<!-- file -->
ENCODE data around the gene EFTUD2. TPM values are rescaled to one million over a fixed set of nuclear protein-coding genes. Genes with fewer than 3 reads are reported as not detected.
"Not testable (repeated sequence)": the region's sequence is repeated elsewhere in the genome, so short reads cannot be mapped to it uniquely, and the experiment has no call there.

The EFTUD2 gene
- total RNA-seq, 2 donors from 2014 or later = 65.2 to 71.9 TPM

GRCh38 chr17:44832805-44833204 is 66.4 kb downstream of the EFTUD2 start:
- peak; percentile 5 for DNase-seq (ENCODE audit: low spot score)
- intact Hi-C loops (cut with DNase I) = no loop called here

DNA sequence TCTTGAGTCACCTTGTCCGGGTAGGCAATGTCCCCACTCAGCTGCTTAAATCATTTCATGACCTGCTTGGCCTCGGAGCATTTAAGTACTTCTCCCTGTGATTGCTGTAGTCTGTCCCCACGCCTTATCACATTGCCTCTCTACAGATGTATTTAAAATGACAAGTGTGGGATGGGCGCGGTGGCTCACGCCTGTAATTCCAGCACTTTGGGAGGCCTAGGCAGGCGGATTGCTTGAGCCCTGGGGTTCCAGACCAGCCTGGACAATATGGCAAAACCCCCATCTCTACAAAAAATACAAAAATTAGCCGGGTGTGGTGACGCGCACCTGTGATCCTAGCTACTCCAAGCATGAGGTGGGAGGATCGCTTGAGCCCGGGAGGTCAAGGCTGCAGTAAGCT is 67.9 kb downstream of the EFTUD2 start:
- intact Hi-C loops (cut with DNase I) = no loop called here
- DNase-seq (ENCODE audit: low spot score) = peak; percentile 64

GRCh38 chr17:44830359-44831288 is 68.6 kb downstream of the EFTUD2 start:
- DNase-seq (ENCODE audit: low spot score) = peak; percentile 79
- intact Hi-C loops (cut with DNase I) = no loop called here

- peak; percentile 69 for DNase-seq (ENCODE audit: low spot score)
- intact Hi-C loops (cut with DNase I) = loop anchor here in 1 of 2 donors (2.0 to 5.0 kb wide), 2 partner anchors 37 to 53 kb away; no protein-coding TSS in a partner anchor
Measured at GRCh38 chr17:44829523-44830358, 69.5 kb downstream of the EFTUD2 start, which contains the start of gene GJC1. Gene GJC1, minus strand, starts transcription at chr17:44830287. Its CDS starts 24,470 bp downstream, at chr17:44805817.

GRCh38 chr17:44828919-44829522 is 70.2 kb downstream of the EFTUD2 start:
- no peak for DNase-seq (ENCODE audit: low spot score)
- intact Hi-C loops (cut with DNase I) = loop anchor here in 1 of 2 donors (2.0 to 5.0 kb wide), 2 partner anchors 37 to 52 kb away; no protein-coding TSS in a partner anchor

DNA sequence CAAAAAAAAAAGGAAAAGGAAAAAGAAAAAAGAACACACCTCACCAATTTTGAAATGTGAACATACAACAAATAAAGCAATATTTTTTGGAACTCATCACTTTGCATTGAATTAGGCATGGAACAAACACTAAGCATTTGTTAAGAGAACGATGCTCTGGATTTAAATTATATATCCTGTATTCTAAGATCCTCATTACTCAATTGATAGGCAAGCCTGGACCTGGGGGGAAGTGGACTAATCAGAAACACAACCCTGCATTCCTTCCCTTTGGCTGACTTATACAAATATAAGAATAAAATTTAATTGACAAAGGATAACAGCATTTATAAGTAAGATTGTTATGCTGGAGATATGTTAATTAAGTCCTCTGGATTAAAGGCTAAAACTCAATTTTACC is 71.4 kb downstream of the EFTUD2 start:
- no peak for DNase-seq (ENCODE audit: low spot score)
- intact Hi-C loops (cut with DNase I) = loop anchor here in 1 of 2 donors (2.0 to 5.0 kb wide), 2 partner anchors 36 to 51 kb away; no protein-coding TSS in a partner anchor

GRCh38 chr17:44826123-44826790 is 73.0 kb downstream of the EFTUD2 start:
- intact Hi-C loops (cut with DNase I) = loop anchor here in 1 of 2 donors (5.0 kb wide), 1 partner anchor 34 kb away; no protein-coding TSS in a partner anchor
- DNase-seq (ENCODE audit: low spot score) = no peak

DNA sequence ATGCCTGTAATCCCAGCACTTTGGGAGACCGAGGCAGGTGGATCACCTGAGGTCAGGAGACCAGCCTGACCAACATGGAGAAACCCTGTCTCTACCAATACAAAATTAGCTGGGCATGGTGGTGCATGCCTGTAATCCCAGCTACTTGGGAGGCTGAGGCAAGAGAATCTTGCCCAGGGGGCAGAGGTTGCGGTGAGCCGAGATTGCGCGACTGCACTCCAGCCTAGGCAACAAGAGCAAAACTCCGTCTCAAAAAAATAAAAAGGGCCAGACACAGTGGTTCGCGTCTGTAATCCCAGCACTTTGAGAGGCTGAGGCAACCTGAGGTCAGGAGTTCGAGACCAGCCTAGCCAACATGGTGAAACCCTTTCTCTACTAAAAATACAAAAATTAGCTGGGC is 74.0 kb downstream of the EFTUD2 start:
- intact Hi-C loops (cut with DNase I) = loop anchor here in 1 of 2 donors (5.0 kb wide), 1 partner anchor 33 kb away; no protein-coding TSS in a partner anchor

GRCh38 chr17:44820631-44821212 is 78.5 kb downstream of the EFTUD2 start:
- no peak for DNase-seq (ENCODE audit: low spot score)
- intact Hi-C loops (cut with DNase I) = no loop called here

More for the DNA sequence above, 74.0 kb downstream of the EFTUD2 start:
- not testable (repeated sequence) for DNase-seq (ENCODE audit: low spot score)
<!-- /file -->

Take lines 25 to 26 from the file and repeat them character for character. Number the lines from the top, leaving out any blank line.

- DNase-seq (ENCODE audit: low spot score) = no peak

DNA sequence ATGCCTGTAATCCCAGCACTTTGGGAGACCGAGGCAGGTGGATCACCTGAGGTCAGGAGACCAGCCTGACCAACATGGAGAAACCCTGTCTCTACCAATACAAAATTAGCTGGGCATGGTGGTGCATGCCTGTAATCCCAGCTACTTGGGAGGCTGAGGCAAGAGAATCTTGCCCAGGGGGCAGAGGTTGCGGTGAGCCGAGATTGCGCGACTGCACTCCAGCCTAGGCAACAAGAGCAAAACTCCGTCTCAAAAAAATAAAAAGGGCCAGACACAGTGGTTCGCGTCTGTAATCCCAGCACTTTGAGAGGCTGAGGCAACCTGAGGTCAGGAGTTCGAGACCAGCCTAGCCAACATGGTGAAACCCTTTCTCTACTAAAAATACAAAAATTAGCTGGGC is 74.0 kb downstream of the EFTUD2 start: